Discussions wrap up on long-range planning

Published 12:00 am Wednesday, March 23, 2005


Managing Editor

EDGARD – The final strategic planning workshop for St. John Parish Schools spurred lively discussion at West St. John High School in Edgard Monday.

Ideas sparked included innovative ways to communicate with parents to improve parental participation at school, including launching a Parent Performance Score system, patterned on School Performance Scores, with rewards based on participation.

Points would be added for personal contacts made by parents of teachers and attendance at Parent-Teacher Organization meetings.

A vocational high school was also brought up, as well as prepping students for the workplace by coordinating with local businesses.

Superintendent Michael Coburn said, “All we’re trying to do is improve our system.”

Retired educator Warren Pierre urged, “We have to make parents aware of the necessity of being good parents.”

Board member Russ Wise added, “Education is just too important to be left just to the educators.”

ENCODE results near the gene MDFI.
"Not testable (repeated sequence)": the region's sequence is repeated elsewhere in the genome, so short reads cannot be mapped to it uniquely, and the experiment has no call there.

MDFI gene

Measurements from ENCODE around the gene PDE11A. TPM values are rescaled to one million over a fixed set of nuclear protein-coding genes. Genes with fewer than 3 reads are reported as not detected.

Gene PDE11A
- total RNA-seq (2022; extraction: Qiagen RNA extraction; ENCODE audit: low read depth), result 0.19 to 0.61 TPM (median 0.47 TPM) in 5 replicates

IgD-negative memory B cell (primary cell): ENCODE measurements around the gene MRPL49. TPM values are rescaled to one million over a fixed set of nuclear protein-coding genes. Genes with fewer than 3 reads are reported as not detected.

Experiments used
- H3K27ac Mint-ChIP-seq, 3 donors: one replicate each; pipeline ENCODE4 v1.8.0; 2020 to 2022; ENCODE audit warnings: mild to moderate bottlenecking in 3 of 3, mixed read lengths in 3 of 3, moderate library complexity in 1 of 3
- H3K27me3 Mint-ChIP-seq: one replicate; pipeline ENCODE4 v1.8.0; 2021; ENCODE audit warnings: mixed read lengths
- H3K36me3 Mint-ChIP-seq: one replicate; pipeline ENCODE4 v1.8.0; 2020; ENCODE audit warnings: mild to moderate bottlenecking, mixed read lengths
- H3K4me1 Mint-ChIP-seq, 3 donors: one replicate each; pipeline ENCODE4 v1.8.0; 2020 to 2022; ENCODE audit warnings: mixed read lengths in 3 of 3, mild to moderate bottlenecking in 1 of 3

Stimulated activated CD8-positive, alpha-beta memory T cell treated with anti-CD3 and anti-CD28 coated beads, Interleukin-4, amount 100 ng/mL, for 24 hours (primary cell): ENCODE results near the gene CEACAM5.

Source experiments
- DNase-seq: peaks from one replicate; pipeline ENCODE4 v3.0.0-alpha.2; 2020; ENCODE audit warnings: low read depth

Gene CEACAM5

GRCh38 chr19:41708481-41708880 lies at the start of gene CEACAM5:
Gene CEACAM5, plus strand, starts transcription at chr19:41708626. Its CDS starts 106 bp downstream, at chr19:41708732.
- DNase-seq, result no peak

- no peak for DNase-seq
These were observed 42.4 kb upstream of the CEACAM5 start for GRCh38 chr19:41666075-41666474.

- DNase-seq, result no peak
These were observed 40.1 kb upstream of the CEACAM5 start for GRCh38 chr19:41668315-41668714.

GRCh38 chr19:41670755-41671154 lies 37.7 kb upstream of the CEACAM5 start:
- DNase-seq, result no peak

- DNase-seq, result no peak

After reviewing past meetings, facilitator Ruth Hinson of the Louisiana Alliance for Education Reform, Tulane University, organized discussion from the half-dozen community members present.

Allen Hebert, whose wife, Irene, teaches at West St. John Elementary, prompted discussion on a vocational high school. “We get them next,” he pointed out. “However, ideas are good, but we need to pay for them,” as he added on the need to strengthen the economic tax base on the West Bank of St. John Parish.

The strategic planning sessions, which began in February, addressed the system’s purpose and mission, accomplishments, present situation and plans for the future.

Another problem is that too many students are satisfied with less and want instant gratification. “Many scoff at success and are content with mediocrity,” Wise observed.

Wise, who pushed for the series of meetings, says these meetings are laying the groundwork for the next 10 years of school planning, from the need for more schools to curriculum changes to ways of teaching.

Coburn observed, “We need to move our system forward and faster and better,” and added, “What we are creating here is a living, breathing document.”

Following compilation of all the ideas and suggestions presented to the educators from the community, a draft plan for future growth and development will be made public, Coburn said.